The monthly DMP survey asks firms’ executives about sales growth at their firms over the past year and for sales and price forecasts over the next year, in the context of scenarios and probabilities. In the last survey, firms reported a jump in their uncertainty over both sales and, particularly, price expectations (Chart 4a). Looking deeper into the subjective sales-forecast distribution, the uncertainty for sales (and also for prices) is driven particularly by strong positive subjective forecast distributions (Chart 4b). In contrast to the spike in uncertainty in 2020 where the bottom fell out of the subjective sales-forecast distribution (associated with Covid lockdowns), the current spike in uncertainty is strongly on the upside. Firms think sales have upside risks throughout 2022. If a negative demand shock hits over this horizon, firms would not only be surprised, but they presumably would reassess sales prospects, which would also be the signal to reassess prices.

Chart 4: DMP uncertainty measures (a) and expected sales growth (b)

Index 2019 = 100 (LHS) and % year-on-year (RHS)


  • (a) Source: Anayi et al. (2022). Notes: Solid lines show 3-months moving averages, dotted lines show single-month data in 2022. Latest observation: March 2022.
  • (b) Source: Bunn et al. (2021). Latest observation: 2022Q1.

The DMP survey also gives guidance on the drivers of price expectations as well as on how price uncertainty is related to forecast revisions and future price realisations. A large share of the increase in firms’ price expectations over the last year can be attributed to past increases in both their own prices and aggregate inflation.footnote [11] Also evident from analysis of the survey data, when firms do adjust their prices, they adjust them by less than one-for-one with their forecast errors.footnote [12] These two observations from the DMP survey suggest strong upside bias for prices.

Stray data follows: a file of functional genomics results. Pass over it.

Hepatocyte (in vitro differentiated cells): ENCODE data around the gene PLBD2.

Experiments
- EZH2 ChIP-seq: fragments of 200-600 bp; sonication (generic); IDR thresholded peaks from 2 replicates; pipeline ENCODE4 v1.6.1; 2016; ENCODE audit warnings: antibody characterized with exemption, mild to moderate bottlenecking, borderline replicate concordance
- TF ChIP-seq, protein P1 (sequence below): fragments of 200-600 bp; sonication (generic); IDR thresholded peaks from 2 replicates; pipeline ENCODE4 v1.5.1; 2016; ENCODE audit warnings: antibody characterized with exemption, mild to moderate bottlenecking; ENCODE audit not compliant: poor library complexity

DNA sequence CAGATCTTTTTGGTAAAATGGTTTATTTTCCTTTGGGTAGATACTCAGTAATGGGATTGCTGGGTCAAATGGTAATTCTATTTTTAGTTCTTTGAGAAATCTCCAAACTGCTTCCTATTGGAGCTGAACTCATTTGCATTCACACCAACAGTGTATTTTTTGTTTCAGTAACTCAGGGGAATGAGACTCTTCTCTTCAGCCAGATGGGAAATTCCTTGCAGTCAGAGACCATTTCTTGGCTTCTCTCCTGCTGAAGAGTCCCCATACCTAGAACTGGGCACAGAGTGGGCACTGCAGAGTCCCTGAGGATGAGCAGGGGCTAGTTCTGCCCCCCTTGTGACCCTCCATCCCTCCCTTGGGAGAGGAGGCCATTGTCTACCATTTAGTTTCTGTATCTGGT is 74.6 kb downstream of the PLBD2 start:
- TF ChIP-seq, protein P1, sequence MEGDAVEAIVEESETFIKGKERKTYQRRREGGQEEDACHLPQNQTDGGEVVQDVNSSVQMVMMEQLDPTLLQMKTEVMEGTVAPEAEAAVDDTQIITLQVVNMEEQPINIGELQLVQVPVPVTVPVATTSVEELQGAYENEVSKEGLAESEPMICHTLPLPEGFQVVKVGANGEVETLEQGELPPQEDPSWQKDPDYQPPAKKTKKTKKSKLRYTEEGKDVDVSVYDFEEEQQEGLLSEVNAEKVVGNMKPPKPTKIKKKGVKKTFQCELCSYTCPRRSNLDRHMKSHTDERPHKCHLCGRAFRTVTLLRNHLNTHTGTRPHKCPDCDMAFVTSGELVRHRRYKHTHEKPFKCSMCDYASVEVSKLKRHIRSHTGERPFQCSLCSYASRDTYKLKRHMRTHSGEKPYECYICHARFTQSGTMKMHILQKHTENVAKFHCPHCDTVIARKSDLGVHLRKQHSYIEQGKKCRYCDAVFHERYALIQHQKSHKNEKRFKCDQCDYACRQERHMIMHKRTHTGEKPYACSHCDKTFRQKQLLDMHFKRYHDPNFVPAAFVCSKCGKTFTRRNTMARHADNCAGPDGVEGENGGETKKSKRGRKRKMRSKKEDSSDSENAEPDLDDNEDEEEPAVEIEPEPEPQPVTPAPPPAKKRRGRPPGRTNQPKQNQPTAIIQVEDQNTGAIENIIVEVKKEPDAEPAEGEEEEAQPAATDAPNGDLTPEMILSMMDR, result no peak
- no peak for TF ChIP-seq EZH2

At the March meeting, I evaluated the uncertainty in the purchasing power hit against these uncertain, but very strong sales and price forecasts. With a full forecast coming in May, and energy prices gyrating, raising the Bank Rate by 25 basis points was appropriate, to bide time to see how some of the uncertainties would resolve.

In thinking about this balance of uncertainties for the May meeting, several additional issues come into focus. First is the time profile of the consumption response to the hit to real incomes. Will it be forward-looking, which would reduce demand in 2022, or will it take time for consumers to react, softening consumption relatively more in 2023? More information will come in before the May meeting on credit and borrowing, possible bonuses and top-up especially for lower wage workers, precautionary savings, and changes in consumption habits, for example, in product quality. Any muting of the demand signals would likely keep firms’ pricing decisions robust.

The latest DMP survey on the distribution of firms’ price expectations is revealing, particularly in recent historical context (Chart 5). During COVID, firms’ expected prices for 2020 and 2021 were rising somewhat as was aggregate price uncertainty. But as 2021 unfolded, the mass of the expected pricing-distribution for 12 months ahead shifted rightward and the distribution widened notably; these distributions were reflected in increased average expected prices and price uncertainty, as mentioned earlier.